For 3 years, it ran in the Greeley Tribune. Since then, it has run in various subsidiaries of the Douglas County News Press. I still have most of my columns in digital format.
For many years, I only gave myself one rule: try to work the word "library" into every piece. My intent was to think in public about just what librarianship means at the end of the 20th century and beginning of the 21st.
There have been many advantages for me. I found that putting library plans out in front of the public, and getting feedback about them, helped me make better decisions. Sometimes, I found that it was very difficult for me to describe those plans or policies -- the kind of thing that makes me realize that they might not be good ideas after all. The weekly discipline of explaining my profession to the public keeps me more mindful, more honest. It also has provided steady visibility for the library and its issues.
February 5, 2009 - library adopts new mission and vision
On January 10, the library Board of Trustees and senior staff met to set a course for the future. In three hours, we adopted a refocused mission and vision statement, reviewed our financial status and goals, and finally, adopted some specific plans for the next three to five years.
Over the next three weeks, I'd like to cover those issues in more detail.
First (this week), what does the library stand for?
Second (next week), what is our financial status in these troubled times?
Third (two weeks from now), what does our mission direct us to do to respond to our budget issues? To put it more positively: what are our plans?
The mission and vision of the Douglas County Libraries can be mostly captured in three phrases:
* our librarians are passionate advocates for literacy and lifelong learning.
* libraries change lives.
* libraries build community.
Almost all the people who work here read more books, watch more movies, listen to more music or other recorded sound, or visit more websites than most people. They not only have the requisite skills of literacy, but they also use them, avidly and often. They pay attention to the world around them, and are eager to share the riches.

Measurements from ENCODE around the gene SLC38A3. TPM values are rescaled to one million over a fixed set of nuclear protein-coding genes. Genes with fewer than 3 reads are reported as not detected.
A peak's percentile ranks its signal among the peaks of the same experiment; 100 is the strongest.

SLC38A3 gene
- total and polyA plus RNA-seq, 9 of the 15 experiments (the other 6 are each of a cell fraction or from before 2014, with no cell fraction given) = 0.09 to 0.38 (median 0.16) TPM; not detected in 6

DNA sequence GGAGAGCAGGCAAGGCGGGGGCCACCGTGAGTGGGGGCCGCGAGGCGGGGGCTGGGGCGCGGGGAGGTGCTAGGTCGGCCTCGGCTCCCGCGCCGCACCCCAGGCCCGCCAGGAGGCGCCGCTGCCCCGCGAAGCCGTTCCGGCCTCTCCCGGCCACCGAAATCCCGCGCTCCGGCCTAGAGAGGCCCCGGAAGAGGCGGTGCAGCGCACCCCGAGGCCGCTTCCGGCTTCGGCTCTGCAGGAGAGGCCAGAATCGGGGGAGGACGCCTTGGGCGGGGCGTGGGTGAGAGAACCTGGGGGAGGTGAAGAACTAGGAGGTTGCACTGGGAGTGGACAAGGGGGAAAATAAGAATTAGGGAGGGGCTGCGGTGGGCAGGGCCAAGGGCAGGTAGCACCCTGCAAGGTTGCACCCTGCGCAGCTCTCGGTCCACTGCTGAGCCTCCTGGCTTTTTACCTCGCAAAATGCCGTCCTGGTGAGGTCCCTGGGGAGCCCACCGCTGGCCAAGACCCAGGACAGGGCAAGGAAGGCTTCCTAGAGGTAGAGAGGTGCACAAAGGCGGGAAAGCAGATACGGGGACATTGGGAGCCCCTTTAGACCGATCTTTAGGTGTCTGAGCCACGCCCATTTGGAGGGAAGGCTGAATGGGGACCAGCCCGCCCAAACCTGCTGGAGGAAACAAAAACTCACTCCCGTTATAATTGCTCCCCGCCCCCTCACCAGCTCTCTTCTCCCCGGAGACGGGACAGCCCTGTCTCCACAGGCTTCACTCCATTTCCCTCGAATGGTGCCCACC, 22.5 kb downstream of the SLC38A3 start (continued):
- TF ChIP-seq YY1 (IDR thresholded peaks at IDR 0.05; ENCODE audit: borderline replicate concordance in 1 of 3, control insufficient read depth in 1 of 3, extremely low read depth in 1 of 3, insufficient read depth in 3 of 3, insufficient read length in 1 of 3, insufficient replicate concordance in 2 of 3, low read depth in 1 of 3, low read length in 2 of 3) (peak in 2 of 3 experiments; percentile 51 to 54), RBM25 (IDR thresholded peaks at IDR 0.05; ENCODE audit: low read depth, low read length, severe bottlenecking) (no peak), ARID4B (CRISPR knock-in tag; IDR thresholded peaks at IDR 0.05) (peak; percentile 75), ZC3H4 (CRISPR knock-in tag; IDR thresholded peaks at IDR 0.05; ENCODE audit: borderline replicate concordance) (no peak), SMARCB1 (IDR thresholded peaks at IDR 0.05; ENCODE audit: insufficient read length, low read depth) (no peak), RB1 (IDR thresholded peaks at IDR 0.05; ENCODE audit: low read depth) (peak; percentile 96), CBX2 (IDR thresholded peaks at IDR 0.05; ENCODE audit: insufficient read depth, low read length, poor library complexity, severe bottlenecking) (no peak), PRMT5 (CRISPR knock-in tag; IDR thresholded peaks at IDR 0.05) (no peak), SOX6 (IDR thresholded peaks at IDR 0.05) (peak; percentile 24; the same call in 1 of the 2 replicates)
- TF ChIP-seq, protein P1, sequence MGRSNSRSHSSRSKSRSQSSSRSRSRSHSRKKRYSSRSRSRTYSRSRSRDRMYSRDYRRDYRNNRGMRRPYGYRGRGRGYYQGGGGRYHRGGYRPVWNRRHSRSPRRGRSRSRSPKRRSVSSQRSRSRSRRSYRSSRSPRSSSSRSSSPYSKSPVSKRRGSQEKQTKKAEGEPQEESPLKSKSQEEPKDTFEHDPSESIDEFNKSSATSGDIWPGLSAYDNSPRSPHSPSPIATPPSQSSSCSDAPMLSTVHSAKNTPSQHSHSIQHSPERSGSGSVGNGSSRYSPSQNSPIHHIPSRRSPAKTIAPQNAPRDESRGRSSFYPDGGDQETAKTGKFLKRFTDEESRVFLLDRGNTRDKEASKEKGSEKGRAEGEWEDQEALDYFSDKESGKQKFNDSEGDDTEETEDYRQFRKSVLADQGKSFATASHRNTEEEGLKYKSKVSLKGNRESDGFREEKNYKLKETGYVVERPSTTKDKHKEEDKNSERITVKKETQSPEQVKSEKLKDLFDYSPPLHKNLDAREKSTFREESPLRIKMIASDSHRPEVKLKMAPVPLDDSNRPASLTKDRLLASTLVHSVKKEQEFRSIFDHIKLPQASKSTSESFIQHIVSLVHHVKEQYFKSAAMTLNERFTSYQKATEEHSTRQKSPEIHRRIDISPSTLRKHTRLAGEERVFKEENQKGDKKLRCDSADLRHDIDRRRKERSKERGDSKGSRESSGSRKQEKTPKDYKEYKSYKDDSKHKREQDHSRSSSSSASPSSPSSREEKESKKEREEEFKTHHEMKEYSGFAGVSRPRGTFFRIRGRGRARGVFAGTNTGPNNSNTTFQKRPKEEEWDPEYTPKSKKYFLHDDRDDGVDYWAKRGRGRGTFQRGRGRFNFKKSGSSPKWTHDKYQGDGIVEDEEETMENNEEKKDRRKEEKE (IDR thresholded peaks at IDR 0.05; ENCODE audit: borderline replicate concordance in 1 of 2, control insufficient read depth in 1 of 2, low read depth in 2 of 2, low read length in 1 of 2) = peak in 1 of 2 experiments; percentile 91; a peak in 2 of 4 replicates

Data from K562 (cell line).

We hire such people deliberately. We need their enthusiasm and skills to do something no other institution in America can do: fan the flames of lifelong learning for every age group. We offer programs for children still too young to sit up -- but more than ready to start soaking up language skills. When those children show up at kindergarten, they are raring to read.
We follow them through any and every level of school. We're there for them when they hit the job market. We're prepared to help them tackle the big life issues: planning a wedding, ensuring a healthy pregnancy and delivery, raising children, managing finances.
And we help them find and revel in their own passionate interests: reading mysteries or science fiction, boat-building, knitting, cooking, anime, drawing, poetry, music, foreign films.
Recreational reading, listening, and viewing is not only fun -- it's good for you. Literacy and lifelong learning together mean building a better brain, living a multi-layered and ever-more fascinating life from infancy through advanced old age.
Over the years, I've talked to thousands of people who have a Library Story. It was the moment when something clicked, something came into focus. Something changed.
Often, it was the comment of just one library worker, some spotlight shining on a book. Or it was the one meaningful piece of information supplied at precisely the right moment. Or it was the discovery that there are places in our society that are open to everybody, of any age, any financial status, any viewpoint.
It is a moment of transformation. Those moments make life worthwhile.
And finally, through this connection to place and people, something wonderful is forged: true communities. The new mother finds friends at a storytime. The new homeowner meets up with neighbors at a library meeting. The newly awakened citizen attends a civic debate, then researches local history or newspapers.
Mostly, what happens at libraries is that people check out materials, bring them back, and talk to other people. That's the "what" of libraries.
Our mission and vision is "why:" to develop and exercise our minds and spirits to our fullest capacity, to learn, to grow, to create and contribute to a vital society.
LaRue's Views are his own.